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Contraceptive Pill

by J.C. Willke MD

Contraceptive pills contain, in differing dosages to be taken in different combinations during the month, two synthetic female hormones.  They contain estrogen and the second hormone, progesterone.  Sometimes that's called the "pregnancy hormone."  This hormone is normally formed in a woman's body in the second half of her monthly cycle.  Its function is to prepare the lining of the womb for the nesting of the new human, if fertilization has occurred that month, and it is the withdrawal of this second hormone at the end of the month, if there is no pregnancy, that produces the sloughing of the lining of the womb and its passage from her body, a process called "menstruation."  Contraceptive pills used today contain varying percentages and dosages of these two hormones.  The pills are usually taken three weeks out of a four-week month.

How do these pills work?  They basically have three effects.  The first effect is the thickening of the mucous plug at the opening of the cervix, the mouth of the womb.  This provides something of a natural barrier to the passage of sperm into the womb.  This is a contraceptive function, as it prevents the union of sperm and egg.

There's a second effect, which usually is the primary effect, and that is the suppression of ovulation.  A projected ovulation is simply blocked and does not occur.  The sperm may well be deposited in her female tract; they may swim through her tubes and out to the ovaries, but if there is no egg to fertilize, then we have a primary effect, an action technically called "temporary sterilization"-or, in more common, but less accurate language, "contraception."

There is a third effect of the contraceptive pill.  This effect is on the lining of the womb.  What this does is to harden the lining of the womb-we say, make it hostile to implantation to this one-week-old embryo.  If this is the function that prevents "pregnancy" that month, then it is implantation that is prevented.  And this implantation, if prevented, kills a tiny one-week-old baby.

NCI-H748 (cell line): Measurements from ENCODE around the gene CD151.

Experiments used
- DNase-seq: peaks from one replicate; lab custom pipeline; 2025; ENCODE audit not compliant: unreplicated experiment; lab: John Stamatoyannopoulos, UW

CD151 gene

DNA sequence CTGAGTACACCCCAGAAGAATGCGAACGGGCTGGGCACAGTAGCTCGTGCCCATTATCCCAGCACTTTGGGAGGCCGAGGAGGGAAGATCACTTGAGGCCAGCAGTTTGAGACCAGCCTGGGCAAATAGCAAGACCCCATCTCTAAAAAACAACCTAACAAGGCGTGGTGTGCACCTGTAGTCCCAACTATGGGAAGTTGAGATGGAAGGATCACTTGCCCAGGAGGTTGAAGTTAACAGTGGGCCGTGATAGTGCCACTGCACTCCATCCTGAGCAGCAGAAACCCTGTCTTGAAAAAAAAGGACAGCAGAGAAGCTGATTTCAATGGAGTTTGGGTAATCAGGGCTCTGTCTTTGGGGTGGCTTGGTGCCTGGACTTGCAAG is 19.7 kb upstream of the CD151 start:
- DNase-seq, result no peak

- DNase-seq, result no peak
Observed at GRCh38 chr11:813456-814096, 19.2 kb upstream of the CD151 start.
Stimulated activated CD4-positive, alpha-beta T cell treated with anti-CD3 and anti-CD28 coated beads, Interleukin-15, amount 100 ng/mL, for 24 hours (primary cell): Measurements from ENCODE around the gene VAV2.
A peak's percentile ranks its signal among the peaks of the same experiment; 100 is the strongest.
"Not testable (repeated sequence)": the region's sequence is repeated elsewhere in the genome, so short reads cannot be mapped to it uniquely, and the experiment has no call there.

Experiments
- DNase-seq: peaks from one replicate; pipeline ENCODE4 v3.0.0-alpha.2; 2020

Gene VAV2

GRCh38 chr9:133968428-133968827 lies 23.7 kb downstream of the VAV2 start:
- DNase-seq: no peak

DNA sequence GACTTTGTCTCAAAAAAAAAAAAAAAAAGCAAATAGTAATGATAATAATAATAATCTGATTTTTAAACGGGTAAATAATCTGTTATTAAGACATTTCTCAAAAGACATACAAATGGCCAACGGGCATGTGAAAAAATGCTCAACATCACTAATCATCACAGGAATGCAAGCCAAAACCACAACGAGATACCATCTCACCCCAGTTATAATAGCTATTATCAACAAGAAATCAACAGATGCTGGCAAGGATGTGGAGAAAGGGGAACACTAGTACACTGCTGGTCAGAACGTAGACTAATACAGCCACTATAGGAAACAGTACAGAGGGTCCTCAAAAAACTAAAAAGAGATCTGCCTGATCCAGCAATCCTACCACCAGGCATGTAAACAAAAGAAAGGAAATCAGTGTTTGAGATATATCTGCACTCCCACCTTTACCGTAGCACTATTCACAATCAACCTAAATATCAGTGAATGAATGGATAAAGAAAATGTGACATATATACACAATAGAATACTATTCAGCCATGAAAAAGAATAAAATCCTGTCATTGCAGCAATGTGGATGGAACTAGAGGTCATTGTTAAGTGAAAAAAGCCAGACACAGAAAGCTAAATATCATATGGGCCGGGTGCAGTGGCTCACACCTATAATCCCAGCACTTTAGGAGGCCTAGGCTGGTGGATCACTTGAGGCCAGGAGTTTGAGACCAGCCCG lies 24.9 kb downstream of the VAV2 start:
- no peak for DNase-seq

So the widely used contraceptive pills have three functions, any one of which is said to "prevent" pregnancy.  Only two of the functions, however, actually do prevent pregnancy:  (1) the barrier mechanism of the mucous plug at the cervix, (2) the suppression of ovulation.  The third function, however, does not really prevent pregnancy, but rather produces a micro-abortion at one week of life.

The original contraceptive pills, 30 years ago, contained a high dose of the hormone estrogen.  Because of this, almost 100% of their effect was to suppress ovulation.  But there were side effects from this high estrogen content, and that was primarily the substantial risk of blood clots.  If these broke loose and went to the heart, lung or brain, they were very dangerous, and sometimes fatal, even for young women.

During the years since that time, the drug companies have progressively reduced the amount of estrogen in the pill so that now, depending on the pill, it is only 1/20th, or even 1/30th as much as it was when the pill was first introduced.  With this reduction in estrogen, there has been a drop in the complication of blood clots, but, with the reduced estrogen, there has been an increase in what we call "breakthrough ovulation."  The estrogen level is so low that it doesn't suppress ovulation all of the time anymore, and sometimes there is what we call a breakthrough ovulation-ovulation which breaks through the effect of the drug and is simply a plain old ovulation.  It just happens.  Fertilization, then, can occur.  But if fertilization occurs, implantation within the nutrient lining of the womb is prevented by another action of the same pill.  That action is a hardening of the lining of the womb.  What occurs, then, is an induced micro-abortion at one week of life.

How frequent is breakthrough ovulation in a woman taking a low-estrogen contraceptive pill?  Well, let's take a high estimate-20%.  Probably lower than that.  How frequently does pregnancy occur when there is an egg or an ovum waiting?  Probably not much more than two or three times out of the twenty.

So if we use a high figure, a 20% breakthrough ovulation, that would mean a two or three percent fertilization rate.  But, as a matter of fact, pregnancy occurs only about 1% or less of the time, so, in the other 1 or 2%, fertilization does occur, implantation cannot occur, and the little embryonic baby dies.

The bottom line, then, for the commonly used contraceptive pill is this:  In 97 or 98% of the time, the effect is one of preventing pregnancy.  But, in perhaps two or more percent of the time, the effect is abortifacient.  There is no way in the normal clinical practice of obstetrics of knowing which is happening, or when.